The main weather story in July was the two heat waves that we went through. The first wave of 90+ temperatures occurred from about the 13th through the 17th. The warmest day during this period was the 15th when the high got to 97 and the low only fell to 74. The second heat wave was longer and lasted into August. The warmest part of this heat wave came on the 31st into the 1st where a maximum temperature record was tied on the 31st (99 degrees) and a high minimum temperature was tied on Aug 1st (80 degrees). With the warm weather, severe winds were prevalent whenever a cold front would push through to cool things off. There were no tornadoes during July, but on the 27th there were some funnel clouds that occurred in Will County. There was also quite a bit of heavy rain in Will County on the 27th with some reports of 5.50” of rain in 90 minutes. On the 30th, a few storms rolled through the Chicago Harbor and knocked over 7 sailboats participating in a race.
The beginning of August brought the end of the 2nd heat wave in the region. A record high minimum was set on 1st of 80 degrees. An 80 degree minimum temperature is a rarity in Chicago as we average about one every 5 years. The last 80 degree minimum occurred on July 14th, 1995. A squall line went through early in the morning on the 3rd that created quite a bit of tree damage from Lee County all the way to downtown Chicago. After the heat wave ended, temperatures returned to being more normal, but precipitation was scarce as there was a deficit of 1.67”. This was the largest deficit since the 2005 drought. The highest temperature of the month occurred on the 1st (99 degrees) and the lowest temperature occurred on the 21st (55 degrees).
This September was the 14th wettest September on record for Chicago. The main weather story for the month was the flooding that occurred on the 13th. Southern Cook county and Lake county Indiana received about 3-4 inches of rainfall, with portions of Highland, Indiana getting up to almost 8 inches of rain. Most of this fell in about a 3-5 hour period in the morning. About 10 people had basements collapse with many more with water standing in their basement. Flooded viaducts around the south side of Chicago stranded motorists that tried to drive through it. A close call also happened on the 22nd when three distinct supercell thunderstorms developed in northern Illinois and tracked through northern Cook County. A tornado was confirmed with one storm that went through the campus of Loyola University and over Lake Michigan. Numerous hail and wind damage reports came from these and other storms throughout the day. A record amount of rain fell at O’Hare on this day as well, with 1.73 inches falling. Temperatures were below normal for the month for the first time in 2006.
The 4th of October was one of the largest warned severe weather events in the history of the National Weather Service in Romeoville. About 43 severe thunderstorm or tornado warnings were issued with almost all of them verified with hail or wind damage. The day began with a cluster of storms moving eastward across northeastern Illinois into northwestern Indiana. As these storms were weakening and moving east, a mesoscale convective system in southern Wisconsin quickly developed and left a swath of damage from the Wisconsin/Illinois border southward all the way through the NWS’s county warning area that extends to Iroquois, Ford, and Livingston counties. One of the hardest hit areas was southern Cook County in the towns of Hickory Hills (where a roof was blown off of a school gym and toppled a service van), Palos Hills and Bridgeview. Two records were set during the month. The first was for the most precipitation for the 2nd with 1.39 inches at O’Hare. The second was for the earliest measurable snow in Chicago’s history. 0.3” of snow fell on the 12th, which also broke the record for the most snow on that day. The average temperature for the month of 49.0 was the 11th coldest, which has continued from the September trend of being cold despite the fact that El Nino conditions exist in the eastern tropics of the Pacific, which tends to lead towards warmer temperatures.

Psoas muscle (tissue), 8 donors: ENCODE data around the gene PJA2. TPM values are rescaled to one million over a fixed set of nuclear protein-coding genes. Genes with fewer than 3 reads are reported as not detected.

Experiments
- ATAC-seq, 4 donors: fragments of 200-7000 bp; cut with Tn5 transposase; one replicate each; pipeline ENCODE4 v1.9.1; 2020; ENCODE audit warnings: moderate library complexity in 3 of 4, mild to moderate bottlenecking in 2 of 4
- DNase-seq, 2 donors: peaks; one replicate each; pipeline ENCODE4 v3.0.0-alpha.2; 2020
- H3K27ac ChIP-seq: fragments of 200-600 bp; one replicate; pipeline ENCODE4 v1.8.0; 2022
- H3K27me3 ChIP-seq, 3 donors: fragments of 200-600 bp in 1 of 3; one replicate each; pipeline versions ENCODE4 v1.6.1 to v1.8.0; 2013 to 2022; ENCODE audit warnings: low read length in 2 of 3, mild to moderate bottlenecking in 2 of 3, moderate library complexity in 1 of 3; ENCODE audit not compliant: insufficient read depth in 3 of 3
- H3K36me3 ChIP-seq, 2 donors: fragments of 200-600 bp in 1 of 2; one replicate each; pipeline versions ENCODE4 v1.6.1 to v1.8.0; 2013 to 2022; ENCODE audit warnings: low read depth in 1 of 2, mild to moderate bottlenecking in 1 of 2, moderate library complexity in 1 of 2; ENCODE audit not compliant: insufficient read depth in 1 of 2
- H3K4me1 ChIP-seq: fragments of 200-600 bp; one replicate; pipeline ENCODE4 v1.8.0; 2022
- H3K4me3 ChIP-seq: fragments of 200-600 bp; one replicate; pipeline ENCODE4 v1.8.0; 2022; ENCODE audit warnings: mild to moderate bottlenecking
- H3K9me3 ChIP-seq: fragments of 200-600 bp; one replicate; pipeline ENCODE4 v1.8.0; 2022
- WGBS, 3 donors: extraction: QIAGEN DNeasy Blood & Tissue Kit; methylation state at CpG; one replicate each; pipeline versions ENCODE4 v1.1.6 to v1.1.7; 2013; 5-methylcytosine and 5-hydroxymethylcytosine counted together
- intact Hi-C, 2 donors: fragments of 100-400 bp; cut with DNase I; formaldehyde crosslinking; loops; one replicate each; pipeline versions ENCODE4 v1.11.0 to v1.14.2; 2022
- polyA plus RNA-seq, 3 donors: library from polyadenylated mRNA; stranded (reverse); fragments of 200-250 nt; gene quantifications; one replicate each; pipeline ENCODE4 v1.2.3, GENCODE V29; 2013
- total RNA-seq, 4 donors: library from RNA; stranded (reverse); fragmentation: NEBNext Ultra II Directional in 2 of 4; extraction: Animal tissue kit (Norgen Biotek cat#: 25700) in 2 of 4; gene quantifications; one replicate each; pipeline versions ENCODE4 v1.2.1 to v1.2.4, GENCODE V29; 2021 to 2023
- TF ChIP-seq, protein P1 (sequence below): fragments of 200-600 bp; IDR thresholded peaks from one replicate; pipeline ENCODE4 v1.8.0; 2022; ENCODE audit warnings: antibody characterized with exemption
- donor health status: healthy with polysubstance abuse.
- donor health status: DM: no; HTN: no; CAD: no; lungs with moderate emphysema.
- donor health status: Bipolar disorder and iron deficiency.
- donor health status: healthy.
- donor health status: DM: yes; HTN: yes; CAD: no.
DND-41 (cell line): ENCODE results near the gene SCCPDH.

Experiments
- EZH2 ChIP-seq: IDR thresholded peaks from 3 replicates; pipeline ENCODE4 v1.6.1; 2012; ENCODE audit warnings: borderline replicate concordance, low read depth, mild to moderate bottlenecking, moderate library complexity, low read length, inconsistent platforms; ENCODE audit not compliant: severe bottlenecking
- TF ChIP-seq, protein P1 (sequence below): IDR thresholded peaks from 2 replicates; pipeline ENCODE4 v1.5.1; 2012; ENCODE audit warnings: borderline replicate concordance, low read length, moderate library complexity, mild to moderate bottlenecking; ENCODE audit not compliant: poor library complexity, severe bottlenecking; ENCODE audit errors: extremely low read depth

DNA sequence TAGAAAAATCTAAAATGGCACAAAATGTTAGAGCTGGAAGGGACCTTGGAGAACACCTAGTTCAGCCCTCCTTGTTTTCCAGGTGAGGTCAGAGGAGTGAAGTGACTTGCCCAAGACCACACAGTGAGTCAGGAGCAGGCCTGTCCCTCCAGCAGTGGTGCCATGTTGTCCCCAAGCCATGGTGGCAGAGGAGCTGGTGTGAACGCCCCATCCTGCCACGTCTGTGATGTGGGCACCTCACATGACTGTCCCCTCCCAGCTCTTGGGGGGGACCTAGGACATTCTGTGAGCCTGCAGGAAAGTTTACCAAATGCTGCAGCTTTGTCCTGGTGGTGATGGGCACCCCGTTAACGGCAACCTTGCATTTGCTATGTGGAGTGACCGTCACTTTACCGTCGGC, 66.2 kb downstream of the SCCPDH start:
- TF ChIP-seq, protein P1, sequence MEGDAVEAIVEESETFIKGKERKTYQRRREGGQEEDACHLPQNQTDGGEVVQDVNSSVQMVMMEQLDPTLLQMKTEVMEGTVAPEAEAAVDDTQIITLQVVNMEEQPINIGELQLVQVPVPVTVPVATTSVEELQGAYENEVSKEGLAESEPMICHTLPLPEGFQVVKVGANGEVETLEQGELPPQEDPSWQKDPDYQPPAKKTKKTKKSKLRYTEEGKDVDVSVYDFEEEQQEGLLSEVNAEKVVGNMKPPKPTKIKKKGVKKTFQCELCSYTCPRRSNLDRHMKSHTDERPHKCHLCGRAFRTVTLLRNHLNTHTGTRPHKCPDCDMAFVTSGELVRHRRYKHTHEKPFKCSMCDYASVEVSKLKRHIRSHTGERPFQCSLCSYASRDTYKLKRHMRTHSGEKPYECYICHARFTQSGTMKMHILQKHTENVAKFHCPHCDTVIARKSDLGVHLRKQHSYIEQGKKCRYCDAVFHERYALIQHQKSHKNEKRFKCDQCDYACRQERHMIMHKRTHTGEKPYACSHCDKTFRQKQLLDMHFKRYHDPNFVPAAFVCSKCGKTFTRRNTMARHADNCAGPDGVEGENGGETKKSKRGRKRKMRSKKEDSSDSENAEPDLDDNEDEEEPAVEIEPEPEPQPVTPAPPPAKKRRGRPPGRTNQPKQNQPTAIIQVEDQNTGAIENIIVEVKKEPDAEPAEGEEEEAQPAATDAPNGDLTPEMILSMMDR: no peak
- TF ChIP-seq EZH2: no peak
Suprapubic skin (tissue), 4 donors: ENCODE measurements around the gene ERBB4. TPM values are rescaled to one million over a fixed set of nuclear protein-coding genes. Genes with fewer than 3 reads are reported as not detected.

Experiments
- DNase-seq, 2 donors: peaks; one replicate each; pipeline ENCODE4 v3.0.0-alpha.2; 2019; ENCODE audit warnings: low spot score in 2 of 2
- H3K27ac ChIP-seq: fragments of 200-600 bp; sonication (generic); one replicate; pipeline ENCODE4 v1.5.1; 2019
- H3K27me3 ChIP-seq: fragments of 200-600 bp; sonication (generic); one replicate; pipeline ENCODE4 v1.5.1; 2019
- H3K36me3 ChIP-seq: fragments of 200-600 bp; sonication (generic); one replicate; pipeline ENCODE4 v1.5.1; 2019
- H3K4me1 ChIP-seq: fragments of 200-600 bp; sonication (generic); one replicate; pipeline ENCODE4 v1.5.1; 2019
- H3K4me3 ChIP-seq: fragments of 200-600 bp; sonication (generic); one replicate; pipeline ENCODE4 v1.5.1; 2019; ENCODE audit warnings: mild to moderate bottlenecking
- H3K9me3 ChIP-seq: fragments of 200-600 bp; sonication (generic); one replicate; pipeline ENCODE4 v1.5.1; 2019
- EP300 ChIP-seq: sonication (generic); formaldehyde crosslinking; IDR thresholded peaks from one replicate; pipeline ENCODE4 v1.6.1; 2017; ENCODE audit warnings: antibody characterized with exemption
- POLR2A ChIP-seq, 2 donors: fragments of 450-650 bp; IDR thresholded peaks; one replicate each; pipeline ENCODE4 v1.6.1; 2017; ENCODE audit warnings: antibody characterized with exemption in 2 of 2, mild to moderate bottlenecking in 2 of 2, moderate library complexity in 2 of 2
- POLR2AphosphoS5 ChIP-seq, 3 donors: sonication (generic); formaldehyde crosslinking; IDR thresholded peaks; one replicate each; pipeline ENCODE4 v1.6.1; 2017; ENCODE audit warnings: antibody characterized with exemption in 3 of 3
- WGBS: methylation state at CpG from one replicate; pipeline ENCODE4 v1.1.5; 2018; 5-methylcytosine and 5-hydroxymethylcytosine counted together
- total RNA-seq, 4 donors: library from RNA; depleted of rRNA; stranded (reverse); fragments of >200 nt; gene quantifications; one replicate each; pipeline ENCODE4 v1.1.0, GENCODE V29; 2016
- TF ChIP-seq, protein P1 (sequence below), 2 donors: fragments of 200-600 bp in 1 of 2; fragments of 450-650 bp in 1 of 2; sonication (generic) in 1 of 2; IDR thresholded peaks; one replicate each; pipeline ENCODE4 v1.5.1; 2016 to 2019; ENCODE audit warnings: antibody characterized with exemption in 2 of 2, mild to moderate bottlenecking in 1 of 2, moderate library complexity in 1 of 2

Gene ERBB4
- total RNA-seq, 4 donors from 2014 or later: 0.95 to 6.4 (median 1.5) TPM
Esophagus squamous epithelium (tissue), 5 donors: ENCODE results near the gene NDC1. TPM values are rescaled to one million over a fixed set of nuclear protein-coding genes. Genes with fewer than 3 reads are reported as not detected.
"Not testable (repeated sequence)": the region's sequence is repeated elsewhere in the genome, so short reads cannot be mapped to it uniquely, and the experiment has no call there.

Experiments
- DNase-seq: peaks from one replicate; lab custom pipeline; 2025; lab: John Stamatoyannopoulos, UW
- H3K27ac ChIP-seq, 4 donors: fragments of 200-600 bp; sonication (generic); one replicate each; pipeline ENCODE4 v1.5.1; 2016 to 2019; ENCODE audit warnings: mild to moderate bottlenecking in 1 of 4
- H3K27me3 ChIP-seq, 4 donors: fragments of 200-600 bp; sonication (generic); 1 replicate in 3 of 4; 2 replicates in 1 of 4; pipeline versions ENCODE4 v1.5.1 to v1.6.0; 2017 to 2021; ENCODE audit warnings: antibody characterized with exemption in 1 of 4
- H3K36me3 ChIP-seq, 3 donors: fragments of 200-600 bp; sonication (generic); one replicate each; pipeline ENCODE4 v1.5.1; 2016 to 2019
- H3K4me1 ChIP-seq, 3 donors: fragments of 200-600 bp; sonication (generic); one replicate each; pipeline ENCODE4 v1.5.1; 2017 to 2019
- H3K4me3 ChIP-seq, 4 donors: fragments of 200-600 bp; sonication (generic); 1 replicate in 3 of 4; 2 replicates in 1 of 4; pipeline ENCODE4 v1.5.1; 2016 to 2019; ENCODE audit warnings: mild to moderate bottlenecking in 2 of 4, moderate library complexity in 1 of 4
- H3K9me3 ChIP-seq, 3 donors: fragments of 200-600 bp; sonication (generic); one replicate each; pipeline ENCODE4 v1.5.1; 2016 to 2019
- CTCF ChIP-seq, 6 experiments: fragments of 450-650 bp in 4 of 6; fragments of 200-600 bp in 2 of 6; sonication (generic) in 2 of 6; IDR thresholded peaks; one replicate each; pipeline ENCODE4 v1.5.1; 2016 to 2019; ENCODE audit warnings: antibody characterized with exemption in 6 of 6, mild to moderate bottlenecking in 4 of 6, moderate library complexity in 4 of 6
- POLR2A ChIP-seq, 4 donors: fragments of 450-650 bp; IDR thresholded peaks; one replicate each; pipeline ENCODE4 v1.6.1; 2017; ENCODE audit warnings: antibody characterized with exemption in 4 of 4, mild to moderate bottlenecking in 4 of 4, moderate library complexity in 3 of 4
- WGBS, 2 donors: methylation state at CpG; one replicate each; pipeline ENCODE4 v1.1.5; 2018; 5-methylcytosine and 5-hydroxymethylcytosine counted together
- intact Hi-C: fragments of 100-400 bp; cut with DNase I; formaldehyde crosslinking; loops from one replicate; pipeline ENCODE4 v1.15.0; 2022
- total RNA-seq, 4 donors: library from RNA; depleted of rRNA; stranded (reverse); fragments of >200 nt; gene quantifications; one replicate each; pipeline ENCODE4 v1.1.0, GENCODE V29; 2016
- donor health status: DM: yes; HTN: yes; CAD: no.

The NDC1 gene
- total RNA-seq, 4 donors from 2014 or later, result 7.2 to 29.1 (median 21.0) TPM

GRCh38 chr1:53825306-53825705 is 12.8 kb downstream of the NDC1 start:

The month of November was a month of extremes…kind of. While temperatures were below normal for most of the month, a warm spell at the end of the month, that lead to two highest minimum records being broken on the 27th and 28th, caused the average temperatures to be right around normal. There was a stretch in the middle part of the month where the high temperature was in the 40s for 12 days in a row. As for precipitation, there were two days when over an inch of rain fell (10th and 29th) which accounted for most of the rain for the month. The rainfall on the 29th was a record for that day. There were two days of snow during the month: a trace on the 10th on the backside of a cold front and on the 30th when 0.4” fell before midnight with the first big snowfall of the season. Most of that snow fell on the 1st of December.
December 2006 had a lot of similarities to December 2005 due to a snowstorm in the beginning part of the month, followed by a cold spell for about a week and a half, followed by above normal temperatures the rest of the month. The heaviest snowfall of the year came on the 1st when a swath of 6-13 inches of snow fell across northern Illinois. The snow fell mainly during the morning rush hour on that Friday, but due to the advance warning, most people took off from work or had school cancelled in advance. This Christmas was once again not white, but above normal for temperatures again with no snow cover left from the early snowstorm. Four records were broken during the month: Lowest Max on the 3rd, most precipitation on the 1st and 22nd, and High Min tied on the 31st.
Climate Focal Point